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a factor occurring in sensitized lymphocytes that has the capacity to transfer delayed hypersensitivity to a normal (nonreactive) individual. It confers cell-mediated immunity and therefore has been found to be useful in treating conditions in which there is a disorder of immune response. As an adjunct to antibiotic therapy it is useful in the treatment of such antibiotic-resistant diseases as candidiasis, coccidioidomycosis, and leprosy.
Miller-Keane Encyclopedia and Dictionary of Medicine, Nursing, and Allied Health, Seventh Edition. © 2003 by Saunders, an imprint of Elsevier, Inc. All rights reserved.
1. the transfer gene of a conjugative plasmid, especially of the resistance plasmid;
2. a dialyzable extract that is obtained from the leukocytes of a person with a delayed-type sensitivity and that, after injection into the skin of a nonsensitive person, transfers the specific sensitivity to the recipient;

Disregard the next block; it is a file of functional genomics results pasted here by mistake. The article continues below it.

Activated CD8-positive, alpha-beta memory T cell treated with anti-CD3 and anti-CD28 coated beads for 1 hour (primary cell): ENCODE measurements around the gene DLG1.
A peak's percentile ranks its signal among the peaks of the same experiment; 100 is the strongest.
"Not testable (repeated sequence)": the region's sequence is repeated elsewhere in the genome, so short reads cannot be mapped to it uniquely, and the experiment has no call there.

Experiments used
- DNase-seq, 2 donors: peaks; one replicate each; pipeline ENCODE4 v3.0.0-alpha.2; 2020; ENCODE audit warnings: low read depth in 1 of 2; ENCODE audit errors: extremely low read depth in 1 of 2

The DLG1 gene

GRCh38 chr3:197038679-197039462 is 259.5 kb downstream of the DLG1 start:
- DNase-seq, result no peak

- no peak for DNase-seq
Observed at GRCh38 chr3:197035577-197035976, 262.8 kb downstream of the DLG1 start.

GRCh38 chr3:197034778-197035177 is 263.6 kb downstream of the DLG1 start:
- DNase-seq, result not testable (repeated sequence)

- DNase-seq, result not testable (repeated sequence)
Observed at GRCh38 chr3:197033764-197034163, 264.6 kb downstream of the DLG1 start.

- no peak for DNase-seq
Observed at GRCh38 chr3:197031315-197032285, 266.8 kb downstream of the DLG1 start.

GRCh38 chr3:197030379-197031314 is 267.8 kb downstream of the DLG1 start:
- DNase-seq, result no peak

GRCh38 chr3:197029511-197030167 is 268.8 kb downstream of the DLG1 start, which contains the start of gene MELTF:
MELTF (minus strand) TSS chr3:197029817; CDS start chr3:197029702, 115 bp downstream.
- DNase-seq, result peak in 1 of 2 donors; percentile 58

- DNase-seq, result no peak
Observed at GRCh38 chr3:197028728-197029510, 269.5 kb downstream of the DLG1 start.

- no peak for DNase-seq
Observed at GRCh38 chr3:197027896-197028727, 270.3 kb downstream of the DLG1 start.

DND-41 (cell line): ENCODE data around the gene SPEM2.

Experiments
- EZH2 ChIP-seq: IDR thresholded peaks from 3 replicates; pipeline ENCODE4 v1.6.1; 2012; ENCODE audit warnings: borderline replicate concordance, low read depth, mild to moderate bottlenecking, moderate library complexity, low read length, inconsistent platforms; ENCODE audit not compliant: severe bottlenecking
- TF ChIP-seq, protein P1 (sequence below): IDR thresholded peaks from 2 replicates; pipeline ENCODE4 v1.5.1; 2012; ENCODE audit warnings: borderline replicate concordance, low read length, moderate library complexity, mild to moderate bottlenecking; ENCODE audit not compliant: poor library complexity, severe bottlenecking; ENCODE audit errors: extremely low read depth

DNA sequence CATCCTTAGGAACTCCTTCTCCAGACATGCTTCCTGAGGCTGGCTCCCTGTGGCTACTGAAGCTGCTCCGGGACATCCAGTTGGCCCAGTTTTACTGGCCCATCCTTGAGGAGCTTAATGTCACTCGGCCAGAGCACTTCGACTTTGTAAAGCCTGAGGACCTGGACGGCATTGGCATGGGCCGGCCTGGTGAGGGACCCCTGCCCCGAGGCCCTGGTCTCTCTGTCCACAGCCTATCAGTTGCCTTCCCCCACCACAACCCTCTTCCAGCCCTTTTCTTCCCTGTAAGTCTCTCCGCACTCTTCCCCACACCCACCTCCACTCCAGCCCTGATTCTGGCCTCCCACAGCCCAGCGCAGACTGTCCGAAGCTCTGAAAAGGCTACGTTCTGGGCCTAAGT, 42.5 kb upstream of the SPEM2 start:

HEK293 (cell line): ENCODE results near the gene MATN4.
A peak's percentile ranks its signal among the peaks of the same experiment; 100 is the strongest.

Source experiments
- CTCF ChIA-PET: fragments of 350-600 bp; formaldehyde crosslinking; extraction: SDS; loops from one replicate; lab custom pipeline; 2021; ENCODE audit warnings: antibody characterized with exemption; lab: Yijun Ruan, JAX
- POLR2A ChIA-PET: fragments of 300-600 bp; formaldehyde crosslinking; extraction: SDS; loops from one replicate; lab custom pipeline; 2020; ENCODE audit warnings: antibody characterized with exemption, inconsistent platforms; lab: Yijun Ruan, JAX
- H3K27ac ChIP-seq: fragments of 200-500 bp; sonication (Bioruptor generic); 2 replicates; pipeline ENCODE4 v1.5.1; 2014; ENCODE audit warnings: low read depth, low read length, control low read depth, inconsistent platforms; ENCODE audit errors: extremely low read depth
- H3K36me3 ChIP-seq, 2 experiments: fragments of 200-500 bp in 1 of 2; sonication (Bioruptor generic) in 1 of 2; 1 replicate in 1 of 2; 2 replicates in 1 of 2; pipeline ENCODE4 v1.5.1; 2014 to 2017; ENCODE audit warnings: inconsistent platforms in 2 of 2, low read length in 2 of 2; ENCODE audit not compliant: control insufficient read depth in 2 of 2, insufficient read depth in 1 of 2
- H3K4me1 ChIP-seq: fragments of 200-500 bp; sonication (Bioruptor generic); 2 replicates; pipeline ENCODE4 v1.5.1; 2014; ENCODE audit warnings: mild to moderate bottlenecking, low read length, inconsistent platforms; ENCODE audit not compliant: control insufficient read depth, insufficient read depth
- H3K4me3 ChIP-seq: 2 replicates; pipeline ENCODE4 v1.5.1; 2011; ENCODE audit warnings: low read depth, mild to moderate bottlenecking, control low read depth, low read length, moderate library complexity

3. Synonym(s): elongation factor
Farlex Partner Medical Dictionary © Farlex 2012
Any of various small proteins that are obtained from donors with cell-mediated immunity to certain antigens and can confer this immunity when given to nonimmune recipients.
The American Heritage® Medical Dictionary Copyright © 2007, 2004 by Houghton Mifflin Company. Published by Houghton Mifflin Company. All rights reserved.
trans·fer fac·tor(trans'fĕr fak'tŏr)
1. The transfer gene of a conjugative plasmid, especially of the resistance plasmid.
2. A dialyzable extract that is obtained from the leukocytes of a person with a delayed-type sensitivity and that, following injection into the skin of a nonsensitive person, transfers the specific sensitivity to the recipient.
3. Synonym(s): elongation factor.
Medical Dictionary for the Health Professions and Nursing © Farlex 2012
transfer factorA LYMPHOKINE released by T cells that activates MACROPHAGES and prompts them to attack fungi.
Collins Dictionary of Medicine © Robert M. Youngson 2004, 2005